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|Memories of VideoDisc - Who's Who in VideoDisc|
Richard C. Palmer received the BEE degree from the University of Virginia in 1943 and did subsequent graduate work in Physics at the Stevens Institute of Technology. After one year with the General Electric Co., Schenectady, NY and two years with the Tennessee-Eastman Corp., Oak Ridge, Tenn., he joined the Allen B. DuMont Laboratories where he worked in the fields of television studio equipment, television cameras, color television, phototubes, and television display devices, He joined the RCA Laboratories as a Member of the Technical Staff in 1960, and has pursued research in the fields of television displays and VideoDisc systems.
Mr. Palmer served on Panel 12 of the National Television Systems Committee and on various committees of the IRE and has been granted over 20 patents. He has received three RCA Laboratories Outstanding Achievement Awards and is a member of IEEE, Sigma Xi, and Tau Beta Pi Societies.
- RCA 1982 Company Biography
Richard Palmer was awarded US Patent No. 3711641 on January 16, 1973 for his early work on the CED system. This was one of the first three CED patents applied for on March 22, 1971, exactly 10 years before the market introduction of the RCA VideoDisc system. The other two patents applied for that day were awarded to Jon Clemens and Thomas Stanley.
Aside from my father's work at RCA, which is nicely summarized, I'd like to share some personal memories and observations.
Richard C. Palmer was a renaissance man. His interests were varied and his solutions to problems around the house were ingenious.
His primary hobby was classic and antique cars and his collection extended from a 1929 Rolls Royce to a 1949 Bentley Mark VII Park Ward Convertible Coupe to many late 40's Lincoln Continentals to a 1964 Ferrari GT 330 2+2.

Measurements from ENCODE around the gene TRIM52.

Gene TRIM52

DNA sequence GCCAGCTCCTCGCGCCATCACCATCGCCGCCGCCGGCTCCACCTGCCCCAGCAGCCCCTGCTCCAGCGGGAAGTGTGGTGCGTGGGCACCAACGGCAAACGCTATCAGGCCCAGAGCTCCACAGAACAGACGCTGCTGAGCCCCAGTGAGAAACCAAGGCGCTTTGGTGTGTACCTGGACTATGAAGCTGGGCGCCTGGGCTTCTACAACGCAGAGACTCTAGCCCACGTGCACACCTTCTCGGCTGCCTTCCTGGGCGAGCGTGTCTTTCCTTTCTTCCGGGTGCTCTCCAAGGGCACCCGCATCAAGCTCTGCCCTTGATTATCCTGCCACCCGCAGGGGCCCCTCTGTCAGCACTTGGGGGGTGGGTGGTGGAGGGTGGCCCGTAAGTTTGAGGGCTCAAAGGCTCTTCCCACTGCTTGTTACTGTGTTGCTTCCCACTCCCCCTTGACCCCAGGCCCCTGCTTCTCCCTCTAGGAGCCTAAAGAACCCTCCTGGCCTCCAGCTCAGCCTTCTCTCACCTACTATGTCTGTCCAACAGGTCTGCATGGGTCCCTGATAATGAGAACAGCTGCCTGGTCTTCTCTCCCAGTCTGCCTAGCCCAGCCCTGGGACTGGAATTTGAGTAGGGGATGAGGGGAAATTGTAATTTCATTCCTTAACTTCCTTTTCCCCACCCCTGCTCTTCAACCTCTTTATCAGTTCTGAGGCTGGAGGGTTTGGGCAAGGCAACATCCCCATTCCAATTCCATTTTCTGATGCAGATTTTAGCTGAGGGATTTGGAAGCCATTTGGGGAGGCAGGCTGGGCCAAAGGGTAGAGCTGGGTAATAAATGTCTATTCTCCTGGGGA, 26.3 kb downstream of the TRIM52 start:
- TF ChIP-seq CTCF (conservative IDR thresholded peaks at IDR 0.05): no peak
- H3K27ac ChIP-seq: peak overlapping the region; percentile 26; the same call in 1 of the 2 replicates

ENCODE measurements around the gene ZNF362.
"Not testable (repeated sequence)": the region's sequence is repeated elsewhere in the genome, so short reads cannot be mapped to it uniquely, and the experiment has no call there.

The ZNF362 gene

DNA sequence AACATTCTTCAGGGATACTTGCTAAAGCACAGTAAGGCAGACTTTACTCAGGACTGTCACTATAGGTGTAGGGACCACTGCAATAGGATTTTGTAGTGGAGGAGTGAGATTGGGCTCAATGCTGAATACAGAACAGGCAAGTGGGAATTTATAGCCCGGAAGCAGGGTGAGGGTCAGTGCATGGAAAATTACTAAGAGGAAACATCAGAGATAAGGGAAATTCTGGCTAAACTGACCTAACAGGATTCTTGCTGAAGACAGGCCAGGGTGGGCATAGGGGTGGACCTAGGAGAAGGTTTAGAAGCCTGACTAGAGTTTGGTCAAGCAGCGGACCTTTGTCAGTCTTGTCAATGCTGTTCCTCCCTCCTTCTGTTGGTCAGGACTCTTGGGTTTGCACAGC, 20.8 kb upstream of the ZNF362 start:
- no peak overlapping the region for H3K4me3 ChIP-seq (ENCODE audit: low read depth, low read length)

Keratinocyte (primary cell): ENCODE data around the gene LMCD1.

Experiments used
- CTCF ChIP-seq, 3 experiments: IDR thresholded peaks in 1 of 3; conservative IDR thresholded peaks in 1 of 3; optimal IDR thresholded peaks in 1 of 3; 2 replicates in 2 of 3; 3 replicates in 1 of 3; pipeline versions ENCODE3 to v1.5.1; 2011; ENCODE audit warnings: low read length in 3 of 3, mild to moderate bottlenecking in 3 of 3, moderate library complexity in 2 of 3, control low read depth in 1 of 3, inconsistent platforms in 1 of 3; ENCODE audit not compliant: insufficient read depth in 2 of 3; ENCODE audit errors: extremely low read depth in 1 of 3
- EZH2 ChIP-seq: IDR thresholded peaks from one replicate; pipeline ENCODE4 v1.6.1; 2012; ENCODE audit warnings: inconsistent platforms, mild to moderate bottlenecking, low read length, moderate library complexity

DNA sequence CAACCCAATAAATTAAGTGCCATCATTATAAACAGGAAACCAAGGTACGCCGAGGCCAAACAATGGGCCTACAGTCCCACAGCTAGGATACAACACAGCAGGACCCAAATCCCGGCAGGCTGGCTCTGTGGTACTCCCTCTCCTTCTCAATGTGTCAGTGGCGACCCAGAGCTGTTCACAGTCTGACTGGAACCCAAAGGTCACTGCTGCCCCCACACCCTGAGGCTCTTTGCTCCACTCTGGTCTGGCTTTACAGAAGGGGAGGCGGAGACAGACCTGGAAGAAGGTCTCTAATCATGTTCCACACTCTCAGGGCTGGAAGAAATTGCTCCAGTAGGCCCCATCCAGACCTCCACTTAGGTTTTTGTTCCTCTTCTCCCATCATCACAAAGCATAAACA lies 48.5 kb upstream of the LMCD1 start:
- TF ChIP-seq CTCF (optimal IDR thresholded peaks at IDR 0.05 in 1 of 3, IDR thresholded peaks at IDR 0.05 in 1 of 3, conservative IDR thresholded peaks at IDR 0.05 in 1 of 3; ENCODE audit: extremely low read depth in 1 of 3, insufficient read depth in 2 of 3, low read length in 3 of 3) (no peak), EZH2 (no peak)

He taught himself welding and went to a technical school at night to learn auto bodywork and painting in order to repair the rusted fender on one of his '48 Lincolns.
The Ferrari was purchased with the engine out and fully disassembled. His rebuild of the engine involved ingenuity and patience as he carefully figured out which 24 nuts went on which 24 bolts for the connecting rods so that when properly torqued the safety wire holes would line up and allow the bottom end to be properly safety wired. I still have the notes and diagrams of his tests and measurements.
He used his electrical engineering knowledge to improvise a tester out of an old spark plug that I believe used capacitance to sense the distance of the piston so he could accurately locate top dead center and time the cams.
To my mother's anxiety, his appreciation for mechanical devices resulted in his owning several motorcycles. Similar to his experience with the Ferrari, he purchased a basket case 1946 Indian Chief to rebuild. When it first arrived, the only identifiable portion was the frame. Everything else was dis-assembled into about a dozen crates.
He periodically rode this beast to work, but the foot clutch and suicide hand shifter were too dissimilar from his BMW R-60 for him to feel comfortable and it was eventually sold. The BMW came to the house with a blown engine suffered as the result of an oil pump failure and was lovingly rebuilt to as new condition.
I could go on with his mechanical exploits, the go-kart we built, the new shortblock we put into the station wagon together, etc, etc. I've clearly inherited his love (or is it an addiction?) for automobiles.
Even though he was a pioneer and worked in the television industry, he rarely watched tv. The whole family would watch Star Trek, but he much preferred puttering, building, restoring and experimenting in his workshop.
He was also a man of extraordinary generosity who would go to any length to help a friend.
My two biggest regrets are that he did not live long enough to meet his wonderful granddaughter, Catherine Theodosia Palmer, and that he didn't live long enough to see the widespread proliferation of the personal computer and the Internet -- two inventions I'm sure he would have greatly appreciated.
The RCA Videodisc truly was a monumental technical achievement, as well as stark testimony to the clash of ideas in the marketplace and the extreme risk and reward inherent to capitalism.
- Randall H. Palmer (February 2004)
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